Alternatives to Screens

Alternatives to Screens

We are in a digital age, and screen time has become a big part of our lives and our children’s lives. While there are many benefits to this, there are also downsides to constant screen time. Helping reduce screen time can be difficult, especially during winter months when it isn’t as easy to go outside. We’ve gathered some out of the box ideas to help engage your child and their imagination that don’t include screens. 

from: Written & Bound

Play library or school: Pretending is a really good for your child’s development. Children can learn more about themselves and the world around them through pretend play, while also allowing them to learn to share or problem solve. Let them be the librarian and read a book to you, or allow them to be the teacher and teach you something. Make this as interactive as you choose! Does your child want to create library cards or this activity, or do a fun assignment? You decide what works best for your child and yourself!

from: What to Expect

Go to the library, museum, aquarium, or zoo: Take the day to explore a local museum, aquarium, or zoo. Many of these places also have fun activities available for children to take part in during your visit. Go to the library, let your child pick some books that interest them, or pick some together. Many local libraries offer classes or take home activities for children as well! 

from: What Moms Love

Have a game day: Spend some time playing board games, card games, charades, or building puzzles with your little one. This isn’t simply playing a game, but it helps your child learn to take turns, make decisions, and self-control skills. Take turns choosing your favorite games and letting your child pick their favorite game. This could be turned into a fun playdate game where each child brings their favorite game to share with their friends. 

from: Real Simple

Build a fort or obstacle course: If you’re looking for ideas to help your child stay moving, building a fort or an obstacle course is a great way for them to move their body. You don’t need a large space for either of these activities, you only need your imagination. Let your child help brainstorm ways to make the fort or obstacle course. Not only can they use problem solving skills in the building process, but they can also use their motor skills too!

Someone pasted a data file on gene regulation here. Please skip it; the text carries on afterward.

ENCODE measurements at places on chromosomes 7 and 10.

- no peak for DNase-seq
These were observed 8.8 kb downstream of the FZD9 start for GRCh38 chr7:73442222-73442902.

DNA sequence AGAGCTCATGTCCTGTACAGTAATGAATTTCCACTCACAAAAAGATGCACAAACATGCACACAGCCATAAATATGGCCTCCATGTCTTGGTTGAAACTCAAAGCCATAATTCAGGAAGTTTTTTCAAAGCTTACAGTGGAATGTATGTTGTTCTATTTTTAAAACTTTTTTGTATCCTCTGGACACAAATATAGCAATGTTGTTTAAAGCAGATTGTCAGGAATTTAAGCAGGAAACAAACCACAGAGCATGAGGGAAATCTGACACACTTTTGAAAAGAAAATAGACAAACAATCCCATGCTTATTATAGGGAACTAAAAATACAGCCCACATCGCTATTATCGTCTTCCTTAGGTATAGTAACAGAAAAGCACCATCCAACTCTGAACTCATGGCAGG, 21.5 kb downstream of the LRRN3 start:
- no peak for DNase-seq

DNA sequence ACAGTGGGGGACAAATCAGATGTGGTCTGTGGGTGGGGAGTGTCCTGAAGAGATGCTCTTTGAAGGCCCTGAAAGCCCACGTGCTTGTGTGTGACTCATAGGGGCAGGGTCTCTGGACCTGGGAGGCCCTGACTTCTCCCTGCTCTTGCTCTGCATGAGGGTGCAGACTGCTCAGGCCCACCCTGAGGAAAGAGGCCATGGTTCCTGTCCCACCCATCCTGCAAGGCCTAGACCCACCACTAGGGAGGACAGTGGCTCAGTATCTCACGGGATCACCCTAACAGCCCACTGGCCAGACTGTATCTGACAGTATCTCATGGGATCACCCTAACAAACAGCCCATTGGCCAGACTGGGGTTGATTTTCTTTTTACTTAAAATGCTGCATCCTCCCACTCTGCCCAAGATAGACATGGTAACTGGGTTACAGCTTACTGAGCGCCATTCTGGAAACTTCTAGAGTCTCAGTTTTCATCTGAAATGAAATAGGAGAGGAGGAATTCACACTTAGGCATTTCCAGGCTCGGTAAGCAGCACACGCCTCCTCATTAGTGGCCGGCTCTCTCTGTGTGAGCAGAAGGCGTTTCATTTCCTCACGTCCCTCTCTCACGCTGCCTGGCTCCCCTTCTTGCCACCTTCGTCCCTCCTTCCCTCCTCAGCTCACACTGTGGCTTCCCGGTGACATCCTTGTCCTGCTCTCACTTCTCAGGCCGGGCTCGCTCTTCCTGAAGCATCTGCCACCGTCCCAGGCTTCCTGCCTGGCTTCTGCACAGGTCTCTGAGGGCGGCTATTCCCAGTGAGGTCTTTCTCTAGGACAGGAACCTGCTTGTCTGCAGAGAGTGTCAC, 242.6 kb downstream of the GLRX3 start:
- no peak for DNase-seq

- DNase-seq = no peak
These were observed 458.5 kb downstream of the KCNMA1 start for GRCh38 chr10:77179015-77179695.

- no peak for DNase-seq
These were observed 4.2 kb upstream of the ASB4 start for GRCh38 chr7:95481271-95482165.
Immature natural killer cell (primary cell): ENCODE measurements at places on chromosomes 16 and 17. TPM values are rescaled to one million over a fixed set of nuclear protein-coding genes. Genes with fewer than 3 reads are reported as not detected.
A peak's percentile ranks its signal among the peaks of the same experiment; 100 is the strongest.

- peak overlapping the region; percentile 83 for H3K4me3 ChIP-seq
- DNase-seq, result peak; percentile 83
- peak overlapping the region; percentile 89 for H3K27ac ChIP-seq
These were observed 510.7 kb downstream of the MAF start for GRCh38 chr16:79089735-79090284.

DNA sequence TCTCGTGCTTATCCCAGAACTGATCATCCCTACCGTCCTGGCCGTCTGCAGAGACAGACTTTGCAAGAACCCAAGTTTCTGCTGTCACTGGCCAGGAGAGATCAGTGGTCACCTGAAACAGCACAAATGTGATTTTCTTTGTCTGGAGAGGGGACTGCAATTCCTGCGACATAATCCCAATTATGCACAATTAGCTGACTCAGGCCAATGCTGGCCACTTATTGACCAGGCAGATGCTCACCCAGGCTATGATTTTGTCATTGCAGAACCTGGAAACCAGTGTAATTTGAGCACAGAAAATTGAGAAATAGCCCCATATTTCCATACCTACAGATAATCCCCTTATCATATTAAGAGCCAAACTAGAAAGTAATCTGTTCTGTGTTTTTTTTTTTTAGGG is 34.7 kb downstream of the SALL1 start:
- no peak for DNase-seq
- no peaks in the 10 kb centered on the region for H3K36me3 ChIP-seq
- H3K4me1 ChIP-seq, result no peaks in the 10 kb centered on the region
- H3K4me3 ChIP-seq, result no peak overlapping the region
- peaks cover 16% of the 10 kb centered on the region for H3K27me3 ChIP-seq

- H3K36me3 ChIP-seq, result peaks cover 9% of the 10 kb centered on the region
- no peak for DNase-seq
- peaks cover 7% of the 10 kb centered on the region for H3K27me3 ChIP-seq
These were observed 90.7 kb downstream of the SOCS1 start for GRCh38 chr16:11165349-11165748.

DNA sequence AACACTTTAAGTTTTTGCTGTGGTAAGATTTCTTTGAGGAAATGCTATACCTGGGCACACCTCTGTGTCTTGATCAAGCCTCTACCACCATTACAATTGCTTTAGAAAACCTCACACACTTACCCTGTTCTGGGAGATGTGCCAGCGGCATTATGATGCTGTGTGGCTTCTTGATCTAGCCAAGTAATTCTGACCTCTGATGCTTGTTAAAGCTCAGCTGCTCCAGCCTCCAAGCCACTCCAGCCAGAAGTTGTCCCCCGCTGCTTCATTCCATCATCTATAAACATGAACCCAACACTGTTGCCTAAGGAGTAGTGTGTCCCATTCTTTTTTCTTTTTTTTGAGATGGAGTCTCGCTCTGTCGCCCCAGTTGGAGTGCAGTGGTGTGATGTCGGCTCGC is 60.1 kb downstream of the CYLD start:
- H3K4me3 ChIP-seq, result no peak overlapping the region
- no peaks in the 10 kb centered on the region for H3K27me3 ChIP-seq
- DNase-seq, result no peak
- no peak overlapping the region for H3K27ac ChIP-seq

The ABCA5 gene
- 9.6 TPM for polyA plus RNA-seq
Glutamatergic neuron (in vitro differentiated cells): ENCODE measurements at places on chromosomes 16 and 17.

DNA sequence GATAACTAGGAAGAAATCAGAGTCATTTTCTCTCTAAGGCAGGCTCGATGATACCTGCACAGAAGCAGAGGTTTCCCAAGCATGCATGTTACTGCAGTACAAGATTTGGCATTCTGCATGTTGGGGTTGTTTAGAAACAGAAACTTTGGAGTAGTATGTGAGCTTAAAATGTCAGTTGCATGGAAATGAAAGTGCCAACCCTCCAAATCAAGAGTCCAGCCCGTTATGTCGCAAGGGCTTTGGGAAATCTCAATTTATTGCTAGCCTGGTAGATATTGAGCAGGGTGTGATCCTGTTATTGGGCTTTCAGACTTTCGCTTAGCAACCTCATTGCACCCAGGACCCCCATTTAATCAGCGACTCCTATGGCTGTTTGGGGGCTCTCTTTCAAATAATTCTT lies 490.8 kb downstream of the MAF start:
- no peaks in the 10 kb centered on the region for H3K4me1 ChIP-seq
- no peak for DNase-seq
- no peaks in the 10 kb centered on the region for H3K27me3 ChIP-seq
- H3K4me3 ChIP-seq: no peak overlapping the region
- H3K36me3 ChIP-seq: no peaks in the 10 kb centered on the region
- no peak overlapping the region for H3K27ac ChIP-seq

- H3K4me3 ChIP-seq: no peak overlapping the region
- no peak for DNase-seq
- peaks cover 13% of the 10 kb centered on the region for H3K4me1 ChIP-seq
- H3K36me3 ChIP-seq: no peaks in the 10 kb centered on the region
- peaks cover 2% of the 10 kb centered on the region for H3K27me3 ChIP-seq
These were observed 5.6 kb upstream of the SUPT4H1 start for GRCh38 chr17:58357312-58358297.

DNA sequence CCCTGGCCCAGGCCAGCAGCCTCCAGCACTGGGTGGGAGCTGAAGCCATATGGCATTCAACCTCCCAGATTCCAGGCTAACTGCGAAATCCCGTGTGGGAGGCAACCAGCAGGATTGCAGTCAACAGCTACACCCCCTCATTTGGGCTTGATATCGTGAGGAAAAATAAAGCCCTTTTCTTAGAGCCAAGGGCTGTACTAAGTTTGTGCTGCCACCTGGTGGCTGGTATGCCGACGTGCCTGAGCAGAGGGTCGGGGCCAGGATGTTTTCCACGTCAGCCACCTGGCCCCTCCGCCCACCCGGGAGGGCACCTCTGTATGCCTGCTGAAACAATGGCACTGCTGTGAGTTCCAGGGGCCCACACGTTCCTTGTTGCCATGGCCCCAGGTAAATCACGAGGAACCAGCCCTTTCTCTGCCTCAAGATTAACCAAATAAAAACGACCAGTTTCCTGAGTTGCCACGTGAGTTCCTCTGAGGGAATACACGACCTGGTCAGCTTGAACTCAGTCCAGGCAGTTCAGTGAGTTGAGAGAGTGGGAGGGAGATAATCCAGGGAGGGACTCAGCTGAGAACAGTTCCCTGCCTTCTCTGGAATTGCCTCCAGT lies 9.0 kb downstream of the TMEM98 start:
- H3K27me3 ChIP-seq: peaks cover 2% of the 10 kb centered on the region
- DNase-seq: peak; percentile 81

from: Momma Poppins

Science experiments: This activity will require adult supervision, as well as tailoring an experiment to fit with your child’s age. Science experiments don’t have to be boring, there are many fun experiments, for all ages, out there for your child. Don’t feel overwhelmed, you can keep this activity as simple or complicated as you’d like. 

from: Every Mum

Arts and Crafts: Painting, coloring, writing a letter, playdoh, making something new are always a hit with children. Again, this activity can be as intensive as you’d like. Some children may need a little help and assurance to get started, but then let them use their imagination to create something of their own. Doing this can help their self-confidence, as well as their motor skills!

from: Lego

Build with legos or magnets: Again, this is another activity that allows your child to use problem solving skills, motor skills, and their imagination. Depending on your child’s personality, they may want to follow detailed instructions to build something specific, or they may want to create something of their very own creation! Between towers, mazes, or houses this activity is always a crowd pleaser! 

from: Charlotte Family

Baking: While baking with your child can sometimes feel extremely messing and overwhelming for parents, children love helping in the kitchen! Choose a recipe together and go for it! While baking with your child may be messy, they will remember spending time with you. This will also give them a sense of pride in creating something they and others can enjoy! 

These ideas are available for you to help replace some screen time with your child. Depending on the age of your child, some activities may require more adult involvement. Don’t feel discouraged if you allow your child to use screens. We live in a digital world and your child is likely to use them in some form throughout their life. Choose an alternative activity that works best for you and your family. Don’t forget to have fun!